What’s white about multiculturalism? Exploring everyday multiculturalism, prejudice and targeted hostility with young white British people in Leicester
thesisposted on 05.12.2014, 15:45 by Stevie-Jade Hardy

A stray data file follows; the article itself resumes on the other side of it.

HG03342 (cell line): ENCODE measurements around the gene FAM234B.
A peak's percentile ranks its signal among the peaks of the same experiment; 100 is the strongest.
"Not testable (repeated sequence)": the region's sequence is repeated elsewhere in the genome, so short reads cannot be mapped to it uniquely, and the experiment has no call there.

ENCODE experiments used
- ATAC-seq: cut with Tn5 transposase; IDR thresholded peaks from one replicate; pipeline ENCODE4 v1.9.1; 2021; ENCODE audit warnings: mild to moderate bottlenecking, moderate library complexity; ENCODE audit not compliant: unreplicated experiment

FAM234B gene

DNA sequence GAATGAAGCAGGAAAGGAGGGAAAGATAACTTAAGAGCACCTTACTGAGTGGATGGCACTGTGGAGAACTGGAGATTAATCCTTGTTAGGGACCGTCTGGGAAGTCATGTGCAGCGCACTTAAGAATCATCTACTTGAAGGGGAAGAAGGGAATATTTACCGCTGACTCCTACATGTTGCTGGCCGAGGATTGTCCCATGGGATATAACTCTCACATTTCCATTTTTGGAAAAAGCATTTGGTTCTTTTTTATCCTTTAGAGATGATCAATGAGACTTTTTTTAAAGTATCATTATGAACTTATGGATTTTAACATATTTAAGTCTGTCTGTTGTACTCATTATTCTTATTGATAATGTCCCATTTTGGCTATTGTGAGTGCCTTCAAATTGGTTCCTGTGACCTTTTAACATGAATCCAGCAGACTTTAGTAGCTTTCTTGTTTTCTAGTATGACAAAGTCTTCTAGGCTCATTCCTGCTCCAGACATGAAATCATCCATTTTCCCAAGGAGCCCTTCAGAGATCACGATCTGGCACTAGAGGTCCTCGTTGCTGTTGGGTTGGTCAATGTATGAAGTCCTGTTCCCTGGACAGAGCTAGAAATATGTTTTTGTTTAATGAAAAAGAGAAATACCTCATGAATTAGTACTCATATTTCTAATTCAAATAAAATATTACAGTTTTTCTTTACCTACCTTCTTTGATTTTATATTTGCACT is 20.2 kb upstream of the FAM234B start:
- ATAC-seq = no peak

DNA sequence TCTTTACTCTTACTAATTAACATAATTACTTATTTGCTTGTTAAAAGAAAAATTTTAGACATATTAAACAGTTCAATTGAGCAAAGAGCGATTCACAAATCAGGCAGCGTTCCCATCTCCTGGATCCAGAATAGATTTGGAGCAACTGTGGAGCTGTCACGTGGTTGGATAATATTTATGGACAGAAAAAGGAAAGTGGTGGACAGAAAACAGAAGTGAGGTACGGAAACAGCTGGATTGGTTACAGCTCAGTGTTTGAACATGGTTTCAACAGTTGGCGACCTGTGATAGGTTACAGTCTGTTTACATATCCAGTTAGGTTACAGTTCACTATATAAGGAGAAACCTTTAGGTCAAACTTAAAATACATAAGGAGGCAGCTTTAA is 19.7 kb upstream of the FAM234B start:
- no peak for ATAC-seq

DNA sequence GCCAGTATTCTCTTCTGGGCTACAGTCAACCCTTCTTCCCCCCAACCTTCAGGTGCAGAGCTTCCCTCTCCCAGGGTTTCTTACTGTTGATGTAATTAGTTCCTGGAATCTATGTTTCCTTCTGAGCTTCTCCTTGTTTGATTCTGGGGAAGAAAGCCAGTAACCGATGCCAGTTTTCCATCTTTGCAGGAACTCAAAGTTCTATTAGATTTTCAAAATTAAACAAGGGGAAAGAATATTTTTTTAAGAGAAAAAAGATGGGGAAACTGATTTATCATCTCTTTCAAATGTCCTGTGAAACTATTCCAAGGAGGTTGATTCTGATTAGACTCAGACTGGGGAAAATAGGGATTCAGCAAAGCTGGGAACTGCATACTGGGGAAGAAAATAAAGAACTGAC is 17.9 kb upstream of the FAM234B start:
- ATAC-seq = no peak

This study used the concept of everyday multiculturalism to explore how young White British people interpret, negotiate and engage with diversity and ‘difference’ in Leicester. Young people’s views and experiences were captured through employing an ethnographic strategy which facilitated observations, informal conversations and interviews, documenting auto-ethnographical experiences and questionnaire completion. The findings illustrate that the majority of young White British people living in Leicester view multiculturalism, in its ideological form, as being positive for England. However, when the sample was asked to reflect upon their own ‘everyday’ experiences of engaging with people from different backgrounds, the lived reality appears quite different. The findings demonstrate that the ways in which young people encounter and interact with diversity in mundane social spaces can be undermined by fear, prejudice and hostility. At its most extreme this unfamiliarity with ‘difference’ can motivate young people to actively disengage with the multicultural population around them. The intolerance and resentment towards ‘difference’ can be understood as the result of an interplay between socio-economic status frustration, a heightened importance of identity and place to certain groups of young people and the micro-multicultural context. Finally, this study used the concept of everyday multiculturalism to understand the motivation and causation of acts of targeted hostility, incidents in which the victim is selected on the basis of their perceived ethnicity or religion. This study demonstrates that incorporating the concept of everyday multiculturalism within existing theoretical explanations of targeted hostility, achieves a more sophisticated understanding of the real-life situational cues and contexts which give rise to acts of targeted hostility. It is only through a closer engagement with the real lives of young people that a more empirically rooted understanding of targeted hostility can be achieved, and more effective policy and practice recommendations can be developed.